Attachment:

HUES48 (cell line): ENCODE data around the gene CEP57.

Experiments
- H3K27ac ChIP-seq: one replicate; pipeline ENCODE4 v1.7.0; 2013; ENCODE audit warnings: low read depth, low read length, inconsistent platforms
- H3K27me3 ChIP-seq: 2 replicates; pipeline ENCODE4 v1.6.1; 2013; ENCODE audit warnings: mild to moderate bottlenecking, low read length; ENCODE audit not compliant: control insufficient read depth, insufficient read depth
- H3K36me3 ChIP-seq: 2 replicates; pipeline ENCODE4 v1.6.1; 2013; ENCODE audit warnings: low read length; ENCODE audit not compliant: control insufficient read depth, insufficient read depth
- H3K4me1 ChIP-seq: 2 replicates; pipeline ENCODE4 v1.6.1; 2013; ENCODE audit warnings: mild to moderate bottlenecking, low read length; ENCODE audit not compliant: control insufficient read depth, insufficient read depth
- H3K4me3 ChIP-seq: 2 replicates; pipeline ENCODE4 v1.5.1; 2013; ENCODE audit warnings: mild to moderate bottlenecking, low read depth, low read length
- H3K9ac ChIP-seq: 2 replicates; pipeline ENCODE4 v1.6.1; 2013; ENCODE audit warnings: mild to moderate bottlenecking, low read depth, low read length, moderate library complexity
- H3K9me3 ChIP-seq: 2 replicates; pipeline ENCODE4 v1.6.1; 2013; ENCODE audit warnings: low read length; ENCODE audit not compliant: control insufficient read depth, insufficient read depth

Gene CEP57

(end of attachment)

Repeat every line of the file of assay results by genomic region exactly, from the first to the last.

HUES48 (cell line): ENCODE data around the gene CEP57.

Experiments
- H3K27ac ChIP-seq: one replicate; pipeline ENCODE4 v1.7.0; 2013; ENCODE audit warnings: low read depth, low read length, inconsistent platforms
- H3K27me3 ChIP-seq: 2 replicates; pipeline ENCODE4 v1.6.1; 2013; ENCODE audit warnings: mild to moderate bottlenecking, low read length; ENCODE audit not compliant: control insufficient read depth, insufficient read depth
- H3K36me3 ChIP-seq: 2 replicates; pipeline ENCODE4 v1.6.1; 2013; ENCODE audit warnings: low read length; ENCODE audit not compliant: control insufficient read depth, insufficient read depth
- H3K4me1 ChIP-seq: 2 replicates; pipeline ENCODE4 v1.6.1; 2013; ENCODE audit warnings: mild to moderate bottlenecking, low read length; ENCODE audit not compliant: control insufficient read depth, insufficient read depth
- H3K4me3 ChIP-seq: 2 replicates; pipeline ENCODE4 v1.5.1; 2013; ENCODE audit warnings: mild to moderate bottlenecking, low read depth, low read length
- H3K9ac ChIP-seq: 2 replicates; pipeline ENCODE4 v1.6.1; 2013; ENCODE audit warnings: mild to moderate bottlenecking, low read depth, low read length, moderate library complexity
- H3K9me3 ChIP-seq: 2 replicates; pipeline ENCODE4 v1.6.1; 2013; ENCODE audit warnings: low read length; ENCODE audit not compliant: control insufficient read depth, insufficient read depth

Gene CEP57